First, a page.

EDITOR’S NOTE: This article is reprinted from the Bevin/Hampton campaign website. It will probably be taken down from that site in the coming months; it’s here as a placeholder. If you haven’t read this, it’s worth the minute. He responds to the lies in full.
Independent news sources have debunked the Matt Bevin lies, distortions and character assassination. Here’s what these fact checkers have said:
PolitiFact called one of the attack ads FALSE and said that the “facts paint a very different picture” than the ad.
FactCheck.org printed a scathing analysis of the one of the false ads.
The Washington Post gave one ad three Pinocchios, which means it has “significant factual error and/or obvious contradictions,”and called it “especially misleading.”
Washington Post: “This ad especially reminds us of the Obama campaign’s attacks on Mitt Romney’s business record at Bain Capital, in which a sliver of truth often was taken out of context.”
The Truth on Taxes
Business Tax Liens:
MATT BEVIN PAID LIENS INCURRED BY OTHERS AND SAVED JOBS. In 2008, at the request of his uncle, Matt Bevin stepped in and began providing financial assistance to help the struggling, family owned, Bevin Brother’s Manufacturing Company. This company was the last one in North America dedicated exclusively to making bells. It was founded in 1832 and is located in a town (East Hampton, CT) that is known as “Belltown, USA.”
As a successful businessman who understood the need for the modernization of outdated business practices, Matt knew that the company must change or face financial ruin. The company was bankrupt and a lack of immediate action would have resulted in many lost jobs.
Matt put his management experience and personal financial resources to work to save those blue collar jobs, paying off the tax liens that were placed against the company before his involvement.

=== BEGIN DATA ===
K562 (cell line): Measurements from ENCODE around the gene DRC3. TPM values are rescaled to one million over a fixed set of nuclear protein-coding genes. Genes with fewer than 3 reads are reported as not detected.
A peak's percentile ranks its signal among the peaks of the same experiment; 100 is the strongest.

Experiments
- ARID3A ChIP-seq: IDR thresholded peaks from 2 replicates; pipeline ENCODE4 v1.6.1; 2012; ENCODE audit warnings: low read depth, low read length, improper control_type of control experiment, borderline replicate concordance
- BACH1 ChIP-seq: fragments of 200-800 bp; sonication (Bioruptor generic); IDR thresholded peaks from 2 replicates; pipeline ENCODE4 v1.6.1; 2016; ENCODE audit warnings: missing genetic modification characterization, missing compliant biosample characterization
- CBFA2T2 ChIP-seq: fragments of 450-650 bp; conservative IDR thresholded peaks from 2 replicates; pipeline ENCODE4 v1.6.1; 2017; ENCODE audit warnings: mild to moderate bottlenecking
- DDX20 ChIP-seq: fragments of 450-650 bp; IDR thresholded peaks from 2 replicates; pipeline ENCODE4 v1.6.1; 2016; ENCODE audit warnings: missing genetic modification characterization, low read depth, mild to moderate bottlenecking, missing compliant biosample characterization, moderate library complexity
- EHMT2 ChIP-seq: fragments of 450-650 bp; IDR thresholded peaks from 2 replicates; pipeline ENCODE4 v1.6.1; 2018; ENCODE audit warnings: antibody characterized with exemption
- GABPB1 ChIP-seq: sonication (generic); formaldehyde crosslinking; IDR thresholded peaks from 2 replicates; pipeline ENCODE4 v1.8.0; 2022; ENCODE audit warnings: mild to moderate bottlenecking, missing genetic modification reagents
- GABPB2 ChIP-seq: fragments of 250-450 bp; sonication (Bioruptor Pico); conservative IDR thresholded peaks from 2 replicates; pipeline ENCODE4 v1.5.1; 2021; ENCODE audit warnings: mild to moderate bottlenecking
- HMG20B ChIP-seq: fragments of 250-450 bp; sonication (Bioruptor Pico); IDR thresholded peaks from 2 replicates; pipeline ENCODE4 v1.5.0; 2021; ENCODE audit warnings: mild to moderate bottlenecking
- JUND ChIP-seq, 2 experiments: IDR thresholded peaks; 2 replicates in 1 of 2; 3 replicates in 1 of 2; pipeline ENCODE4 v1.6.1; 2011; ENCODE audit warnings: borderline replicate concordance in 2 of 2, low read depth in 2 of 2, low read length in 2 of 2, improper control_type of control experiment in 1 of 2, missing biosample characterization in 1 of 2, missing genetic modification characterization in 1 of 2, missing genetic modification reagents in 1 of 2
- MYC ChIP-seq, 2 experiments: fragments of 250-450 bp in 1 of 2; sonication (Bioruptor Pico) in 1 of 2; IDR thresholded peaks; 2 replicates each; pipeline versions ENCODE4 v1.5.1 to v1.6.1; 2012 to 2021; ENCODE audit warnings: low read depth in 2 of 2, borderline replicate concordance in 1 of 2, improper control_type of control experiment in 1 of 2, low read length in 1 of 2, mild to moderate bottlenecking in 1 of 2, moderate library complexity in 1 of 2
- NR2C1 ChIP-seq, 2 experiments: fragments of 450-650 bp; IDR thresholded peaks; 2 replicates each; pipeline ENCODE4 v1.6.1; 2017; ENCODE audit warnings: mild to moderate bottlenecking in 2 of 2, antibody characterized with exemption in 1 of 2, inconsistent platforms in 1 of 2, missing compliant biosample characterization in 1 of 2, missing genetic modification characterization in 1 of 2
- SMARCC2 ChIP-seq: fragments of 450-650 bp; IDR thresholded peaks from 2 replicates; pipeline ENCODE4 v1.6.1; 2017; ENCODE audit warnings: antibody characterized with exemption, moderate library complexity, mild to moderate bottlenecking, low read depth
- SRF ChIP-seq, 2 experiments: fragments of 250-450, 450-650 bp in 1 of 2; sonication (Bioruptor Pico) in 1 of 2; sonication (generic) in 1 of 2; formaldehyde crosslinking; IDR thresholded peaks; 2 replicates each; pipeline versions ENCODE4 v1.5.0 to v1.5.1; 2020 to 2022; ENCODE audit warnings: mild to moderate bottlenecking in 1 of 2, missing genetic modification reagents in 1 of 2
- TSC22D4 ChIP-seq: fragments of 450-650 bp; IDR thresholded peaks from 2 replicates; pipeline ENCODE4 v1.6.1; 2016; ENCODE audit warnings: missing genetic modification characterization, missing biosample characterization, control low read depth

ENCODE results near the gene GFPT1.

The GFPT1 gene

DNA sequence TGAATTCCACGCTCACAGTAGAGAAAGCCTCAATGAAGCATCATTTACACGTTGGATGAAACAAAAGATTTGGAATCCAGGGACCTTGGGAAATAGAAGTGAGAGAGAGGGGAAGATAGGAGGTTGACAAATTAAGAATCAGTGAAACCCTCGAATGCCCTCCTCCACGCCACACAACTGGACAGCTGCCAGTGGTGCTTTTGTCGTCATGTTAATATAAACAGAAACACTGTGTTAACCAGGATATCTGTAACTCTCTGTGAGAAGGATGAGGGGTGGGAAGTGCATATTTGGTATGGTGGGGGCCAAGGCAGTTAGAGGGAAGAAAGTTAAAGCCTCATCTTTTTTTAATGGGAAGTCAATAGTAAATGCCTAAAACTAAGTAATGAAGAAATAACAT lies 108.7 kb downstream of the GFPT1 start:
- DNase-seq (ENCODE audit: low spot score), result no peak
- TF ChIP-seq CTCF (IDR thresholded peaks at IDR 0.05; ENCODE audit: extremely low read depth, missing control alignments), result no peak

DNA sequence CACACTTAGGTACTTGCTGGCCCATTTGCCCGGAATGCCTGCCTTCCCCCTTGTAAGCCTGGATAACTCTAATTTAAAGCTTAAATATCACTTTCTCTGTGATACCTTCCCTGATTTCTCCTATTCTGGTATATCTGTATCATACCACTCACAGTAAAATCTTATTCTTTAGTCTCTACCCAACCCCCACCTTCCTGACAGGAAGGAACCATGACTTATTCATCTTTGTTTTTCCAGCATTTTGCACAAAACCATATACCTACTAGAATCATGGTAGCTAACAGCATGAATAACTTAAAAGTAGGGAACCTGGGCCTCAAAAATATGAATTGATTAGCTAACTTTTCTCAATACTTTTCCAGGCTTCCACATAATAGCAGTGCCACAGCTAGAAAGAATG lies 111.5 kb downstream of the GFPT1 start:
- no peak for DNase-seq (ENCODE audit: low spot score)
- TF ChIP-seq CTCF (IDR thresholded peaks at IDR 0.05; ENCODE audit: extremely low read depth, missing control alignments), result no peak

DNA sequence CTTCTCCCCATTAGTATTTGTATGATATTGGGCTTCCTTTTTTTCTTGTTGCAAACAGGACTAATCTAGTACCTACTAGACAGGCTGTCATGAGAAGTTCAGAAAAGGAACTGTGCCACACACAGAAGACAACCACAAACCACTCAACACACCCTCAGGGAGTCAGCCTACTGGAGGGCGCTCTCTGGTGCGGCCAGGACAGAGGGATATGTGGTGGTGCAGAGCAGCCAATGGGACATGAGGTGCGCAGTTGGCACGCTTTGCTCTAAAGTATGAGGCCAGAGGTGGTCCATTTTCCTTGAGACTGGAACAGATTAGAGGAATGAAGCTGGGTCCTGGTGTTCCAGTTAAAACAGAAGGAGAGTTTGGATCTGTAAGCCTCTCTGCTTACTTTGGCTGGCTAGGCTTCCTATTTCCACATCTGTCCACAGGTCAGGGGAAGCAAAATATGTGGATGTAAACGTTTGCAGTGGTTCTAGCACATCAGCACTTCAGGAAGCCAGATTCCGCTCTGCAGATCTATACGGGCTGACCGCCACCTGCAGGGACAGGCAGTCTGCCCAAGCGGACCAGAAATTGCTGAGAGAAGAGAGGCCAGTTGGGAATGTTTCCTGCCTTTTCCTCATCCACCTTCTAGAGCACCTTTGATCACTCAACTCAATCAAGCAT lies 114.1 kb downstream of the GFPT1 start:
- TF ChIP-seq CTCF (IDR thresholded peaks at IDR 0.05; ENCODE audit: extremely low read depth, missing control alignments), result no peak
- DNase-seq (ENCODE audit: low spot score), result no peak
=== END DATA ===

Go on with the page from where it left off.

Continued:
Matt Bevin, a proven business leader committed to the principle of fiscal responsibility, turned the financially strapped bell company into a successful business where jobs were saved, back taxes were paid in full, and the pride of “Made in America” was restored.
Michael Maniscalco, the Town Manager of East Hampton, CT, wrote:
“Since 2008, Matt Bevin has been working with the Town to get delinquent taxes at the Bell factory paid in full. These delinquent taxes were prior to Mr. Bevin having an ownership interest in the company. It is our understanding that Mr. Bevin took ownership of Bevin Bell in August 2011. At that time, the company owed the Town in excess of $180,000 in back taxes. By April 2012, delinquent taxes for the Grand Lists of 2005-2010 were paid in full. Having the taxes paid in full has always been a priority of Mr. Bevin.”
Vacation Home Taxes:
The claim that Matt did not pay taxes on his vacation home is misleading at best. A mix-up with a new mortgage company caused the taxes to be paid late after the company failed to get in touch with Matt.
According to the city’s Tax Collector Kimberly Sparks, “A lot of times we see that when there’s a change in escrow agents property taxes don’t get paid. That’s a common occurrence.” In a letter Ms. Sparks noted that the tax bill sent to Matt “was returned from the Post Office as unclaimed.” Wrote Sparks:
“I remember Mr. Bevin contacting the office in January of 2009 inquiring about the status of his taxes as he was concerned that his accounts were paid by his new mortgage company. He was surprised to learn of the two tax liens and said he would contact his escrow agent to get them paid. By February of 2009, both liens were paid by National City Mortgage and were discharged by the Town. Mr. Bevin has always paid his taxes on time with this one exception with a new mortgage company.”